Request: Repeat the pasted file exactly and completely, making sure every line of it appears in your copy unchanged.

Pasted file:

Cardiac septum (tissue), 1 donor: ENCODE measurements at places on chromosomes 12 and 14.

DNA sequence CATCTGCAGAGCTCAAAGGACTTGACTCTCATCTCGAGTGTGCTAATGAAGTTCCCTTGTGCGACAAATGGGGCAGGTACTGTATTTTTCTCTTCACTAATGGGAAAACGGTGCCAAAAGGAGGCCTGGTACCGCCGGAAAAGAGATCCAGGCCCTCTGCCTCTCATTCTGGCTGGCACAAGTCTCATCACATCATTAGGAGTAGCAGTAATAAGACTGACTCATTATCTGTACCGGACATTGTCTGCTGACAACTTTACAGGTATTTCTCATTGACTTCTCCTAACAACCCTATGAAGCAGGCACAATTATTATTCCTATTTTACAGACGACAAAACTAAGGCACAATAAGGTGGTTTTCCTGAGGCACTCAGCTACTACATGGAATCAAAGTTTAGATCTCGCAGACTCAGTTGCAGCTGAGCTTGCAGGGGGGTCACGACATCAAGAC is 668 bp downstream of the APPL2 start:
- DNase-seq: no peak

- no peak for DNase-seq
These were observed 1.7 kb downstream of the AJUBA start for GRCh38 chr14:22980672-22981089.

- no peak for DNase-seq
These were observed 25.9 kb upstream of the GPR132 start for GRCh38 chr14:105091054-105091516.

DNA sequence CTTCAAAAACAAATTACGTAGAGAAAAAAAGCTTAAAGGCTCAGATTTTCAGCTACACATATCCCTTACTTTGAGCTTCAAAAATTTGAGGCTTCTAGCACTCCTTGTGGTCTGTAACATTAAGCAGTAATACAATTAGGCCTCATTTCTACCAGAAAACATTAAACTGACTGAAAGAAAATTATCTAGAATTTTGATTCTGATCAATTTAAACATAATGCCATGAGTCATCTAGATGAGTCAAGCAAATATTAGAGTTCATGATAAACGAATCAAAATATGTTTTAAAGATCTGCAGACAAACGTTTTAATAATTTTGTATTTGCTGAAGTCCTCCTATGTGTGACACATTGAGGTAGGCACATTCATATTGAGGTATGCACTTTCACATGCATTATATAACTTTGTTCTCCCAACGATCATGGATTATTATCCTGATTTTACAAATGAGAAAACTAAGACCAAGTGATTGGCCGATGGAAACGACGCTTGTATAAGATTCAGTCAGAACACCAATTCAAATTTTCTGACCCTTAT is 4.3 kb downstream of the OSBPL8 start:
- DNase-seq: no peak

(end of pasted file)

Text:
Cardiac septum (tissue), 1 donor: ENCODE measurements at places on chromosomes 12 and 14.

DNA sequence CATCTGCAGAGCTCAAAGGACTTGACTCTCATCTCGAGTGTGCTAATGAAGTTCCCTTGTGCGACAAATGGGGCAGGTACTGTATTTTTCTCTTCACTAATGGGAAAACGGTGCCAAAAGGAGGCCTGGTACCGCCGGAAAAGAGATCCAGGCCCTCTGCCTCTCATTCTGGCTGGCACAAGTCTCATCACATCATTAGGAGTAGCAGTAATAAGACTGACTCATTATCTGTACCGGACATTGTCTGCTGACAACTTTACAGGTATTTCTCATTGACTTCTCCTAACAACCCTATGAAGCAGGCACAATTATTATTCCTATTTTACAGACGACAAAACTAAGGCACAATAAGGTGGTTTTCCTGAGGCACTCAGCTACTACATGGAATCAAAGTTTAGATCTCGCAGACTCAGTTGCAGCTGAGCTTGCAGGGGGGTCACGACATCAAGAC is 668 bp downstream of the APPL2 start:
- DNase-seq: no peak

- no peak for DNase-seq
These were observed 1.7 kb downstream of the AJUBA start for GRCh38 chr14:22980672-22981089.

- no peak for DNase-seq
These were observed 25.9 kb upstream of the GPR132 start for GRCh38 chr14:105091054-105091516.

DNA sequence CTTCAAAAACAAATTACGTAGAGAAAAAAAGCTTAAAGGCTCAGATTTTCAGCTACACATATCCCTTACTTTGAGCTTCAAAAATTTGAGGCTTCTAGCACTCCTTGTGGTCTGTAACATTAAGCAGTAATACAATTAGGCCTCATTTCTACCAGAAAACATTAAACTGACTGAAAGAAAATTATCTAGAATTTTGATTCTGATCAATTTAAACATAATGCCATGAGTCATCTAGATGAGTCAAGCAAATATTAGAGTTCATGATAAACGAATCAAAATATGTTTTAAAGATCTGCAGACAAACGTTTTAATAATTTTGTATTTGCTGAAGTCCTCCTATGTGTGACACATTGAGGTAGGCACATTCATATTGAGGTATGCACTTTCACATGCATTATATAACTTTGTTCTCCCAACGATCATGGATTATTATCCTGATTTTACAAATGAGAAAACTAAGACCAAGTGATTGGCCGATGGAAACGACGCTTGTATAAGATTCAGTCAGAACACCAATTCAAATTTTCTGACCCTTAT is 4.3 kb downstream of the OSBPL8 start:
- DNase-seq: no peak